Now once we remove the “Pull” tab we can add the device to the Z-Wave network.

Adding to Home Assistant

Within Home Assistant go to Settings -> Devices and Integrations and then click “Add Integration” in the bottom right hand of the screen. You should see this:

Home Assistant - Add Z-wave Device
Home Assistant – Add Z-Wave Device

Now select “Add Z-Wave Device”. If you haven’t already now pull the tab on the Zooz to activate the battery.

Now press the small button next to the battery three times quickly. This will put the device in pairing mode. The light on the device should start blinking.

You should get a message shortly after that the device has been found and added to Home Assistant! You will be asked for a PIN which is on the inside of the lid.

Once added the entity will look like this:

Home Assistant - New Zooz 700 Window Sensor Entities
Home Assistant – New Zooz 700 Window Sensor Entities

I now recommend clicking the pencil in the top right of the screen to edit the device and assigning it a name to let you know which sensor it is and assign it to a location.

Installation

Installation is easy. Put the device back together and grab the double-sided sticky tape. Place it in position like this:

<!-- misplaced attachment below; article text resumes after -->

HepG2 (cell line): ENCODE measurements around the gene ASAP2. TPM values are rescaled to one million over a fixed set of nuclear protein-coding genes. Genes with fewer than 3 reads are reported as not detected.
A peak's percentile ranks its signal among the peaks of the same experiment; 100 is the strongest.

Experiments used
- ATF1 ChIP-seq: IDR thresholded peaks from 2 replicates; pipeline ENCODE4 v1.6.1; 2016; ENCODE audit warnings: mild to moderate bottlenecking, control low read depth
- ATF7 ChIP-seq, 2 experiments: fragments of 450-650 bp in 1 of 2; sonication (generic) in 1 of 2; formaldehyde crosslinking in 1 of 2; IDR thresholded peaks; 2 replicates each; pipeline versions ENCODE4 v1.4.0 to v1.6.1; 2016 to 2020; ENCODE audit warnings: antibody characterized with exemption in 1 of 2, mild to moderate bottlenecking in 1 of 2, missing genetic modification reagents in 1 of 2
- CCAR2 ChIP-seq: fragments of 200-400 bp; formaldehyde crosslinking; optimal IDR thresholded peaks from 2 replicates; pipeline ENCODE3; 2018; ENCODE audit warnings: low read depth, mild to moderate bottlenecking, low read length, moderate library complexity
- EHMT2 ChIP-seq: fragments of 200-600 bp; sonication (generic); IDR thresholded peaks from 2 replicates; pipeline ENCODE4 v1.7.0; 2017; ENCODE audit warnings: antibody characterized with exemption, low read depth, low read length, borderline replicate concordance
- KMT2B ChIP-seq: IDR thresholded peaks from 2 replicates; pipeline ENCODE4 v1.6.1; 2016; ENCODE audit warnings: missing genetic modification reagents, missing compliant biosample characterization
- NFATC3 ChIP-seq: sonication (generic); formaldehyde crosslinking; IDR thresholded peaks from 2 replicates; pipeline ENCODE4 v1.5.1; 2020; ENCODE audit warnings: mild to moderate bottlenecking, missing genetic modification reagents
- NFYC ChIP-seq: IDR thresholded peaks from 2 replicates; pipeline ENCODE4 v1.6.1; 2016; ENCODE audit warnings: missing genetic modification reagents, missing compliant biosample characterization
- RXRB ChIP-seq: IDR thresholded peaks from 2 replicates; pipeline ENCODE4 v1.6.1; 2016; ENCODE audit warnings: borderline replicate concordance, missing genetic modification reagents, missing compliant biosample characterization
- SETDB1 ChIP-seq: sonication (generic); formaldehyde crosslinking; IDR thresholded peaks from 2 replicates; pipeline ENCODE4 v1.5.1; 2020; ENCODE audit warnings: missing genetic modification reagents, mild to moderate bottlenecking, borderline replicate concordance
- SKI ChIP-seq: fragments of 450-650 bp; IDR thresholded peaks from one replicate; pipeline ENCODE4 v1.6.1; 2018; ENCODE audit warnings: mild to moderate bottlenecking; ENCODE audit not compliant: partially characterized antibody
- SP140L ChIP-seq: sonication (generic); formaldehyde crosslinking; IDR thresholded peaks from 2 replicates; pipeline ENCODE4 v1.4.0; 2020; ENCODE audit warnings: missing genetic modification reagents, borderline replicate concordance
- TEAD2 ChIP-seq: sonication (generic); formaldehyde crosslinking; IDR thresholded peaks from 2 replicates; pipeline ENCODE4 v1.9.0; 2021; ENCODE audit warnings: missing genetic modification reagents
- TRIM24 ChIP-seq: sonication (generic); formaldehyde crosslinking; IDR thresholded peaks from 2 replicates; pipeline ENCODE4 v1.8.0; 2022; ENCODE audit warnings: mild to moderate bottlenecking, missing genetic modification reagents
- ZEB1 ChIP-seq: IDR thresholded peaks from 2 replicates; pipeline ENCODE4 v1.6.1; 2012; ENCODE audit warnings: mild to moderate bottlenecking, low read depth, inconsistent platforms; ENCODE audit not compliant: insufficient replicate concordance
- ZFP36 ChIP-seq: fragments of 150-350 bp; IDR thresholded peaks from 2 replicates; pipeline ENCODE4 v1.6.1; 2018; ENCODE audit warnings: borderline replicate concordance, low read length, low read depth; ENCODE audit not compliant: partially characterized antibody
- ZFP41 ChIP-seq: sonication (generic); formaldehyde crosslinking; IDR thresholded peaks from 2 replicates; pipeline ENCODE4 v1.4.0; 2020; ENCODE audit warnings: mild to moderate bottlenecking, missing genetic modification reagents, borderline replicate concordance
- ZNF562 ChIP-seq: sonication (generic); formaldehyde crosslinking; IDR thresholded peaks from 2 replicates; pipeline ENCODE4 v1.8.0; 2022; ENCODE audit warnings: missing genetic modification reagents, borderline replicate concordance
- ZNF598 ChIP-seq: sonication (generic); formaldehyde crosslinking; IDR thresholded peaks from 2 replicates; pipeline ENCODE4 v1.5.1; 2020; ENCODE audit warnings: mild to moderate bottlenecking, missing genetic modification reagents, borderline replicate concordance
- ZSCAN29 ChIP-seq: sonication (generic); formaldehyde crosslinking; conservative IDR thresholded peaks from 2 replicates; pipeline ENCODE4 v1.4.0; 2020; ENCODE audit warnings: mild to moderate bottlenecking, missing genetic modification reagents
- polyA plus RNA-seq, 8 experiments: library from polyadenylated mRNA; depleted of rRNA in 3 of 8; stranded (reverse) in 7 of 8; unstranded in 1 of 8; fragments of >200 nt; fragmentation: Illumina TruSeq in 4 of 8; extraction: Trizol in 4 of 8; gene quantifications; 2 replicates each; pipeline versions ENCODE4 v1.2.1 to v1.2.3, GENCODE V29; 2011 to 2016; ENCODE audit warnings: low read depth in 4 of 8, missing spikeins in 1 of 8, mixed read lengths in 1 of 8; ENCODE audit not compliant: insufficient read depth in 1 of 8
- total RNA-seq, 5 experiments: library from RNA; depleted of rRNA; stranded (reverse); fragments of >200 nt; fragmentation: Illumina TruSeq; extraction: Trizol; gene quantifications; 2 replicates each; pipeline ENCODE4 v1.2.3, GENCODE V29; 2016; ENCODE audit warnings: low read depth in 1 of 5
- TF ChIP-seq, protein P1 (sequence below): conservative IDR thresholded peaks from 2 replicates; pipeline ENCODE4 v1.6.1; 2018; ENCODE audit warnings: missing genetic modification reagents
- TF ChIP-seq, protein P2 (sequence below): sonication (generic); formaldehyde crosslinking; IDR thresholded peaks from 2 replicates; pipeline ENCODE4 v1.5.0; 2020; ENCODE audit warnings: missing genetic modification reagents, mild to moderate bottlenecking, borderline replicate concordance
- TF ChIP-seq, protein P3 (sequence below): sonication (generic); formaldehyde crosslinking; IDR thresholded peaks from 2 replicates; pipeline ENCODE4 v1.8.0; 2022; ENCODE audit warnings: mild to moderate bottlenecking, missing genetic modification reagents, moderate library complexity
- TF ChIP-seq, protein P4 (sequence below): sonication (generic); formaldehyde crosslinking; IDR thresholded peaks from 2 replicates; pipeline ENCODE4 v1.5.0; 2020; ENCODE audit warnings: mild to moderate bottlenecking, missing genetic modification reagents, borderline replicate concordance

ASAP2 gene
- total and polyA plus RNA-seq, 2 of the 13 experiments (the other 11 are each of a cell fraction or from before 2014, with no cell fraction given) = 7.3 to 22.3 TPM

Zooz 700 Series Door / Window Sensors - Installed
Zooz 700 Series Door / Window Sensors – Installed

And look at that! The Zooz sensor is ever so slightly smaller than the Ring sensor. This allowed me to get a much better mounting position for the magnet.

Note that you need to line up the grey lines like I have. This is so the magnetic sensors are aligned with the magnet. That’s pretty much all there is to it!

Pros / Cons

Pros

  • New 700 series chip gives better range and longer battery life
  • Doesn’t require a subscription or cloud services
  • Works well with Home Assistant
  • 5 year warranty

Cons

  • More expensive than subscription-based services

Conclusion

That’s pretty much it for Ring here. I’ve now completely eliminated all of my home’s subscription services to proprietary services. I’m now self-hosting my own home’s sensors via Home Assistant and the Zooz 700 series door and window sensors. The only thing I still need to do is create a system where it creates the sounds effects when a door/window is open/shut to have the exact same functionality. I’ll be doing that on the site and covering it before too long here.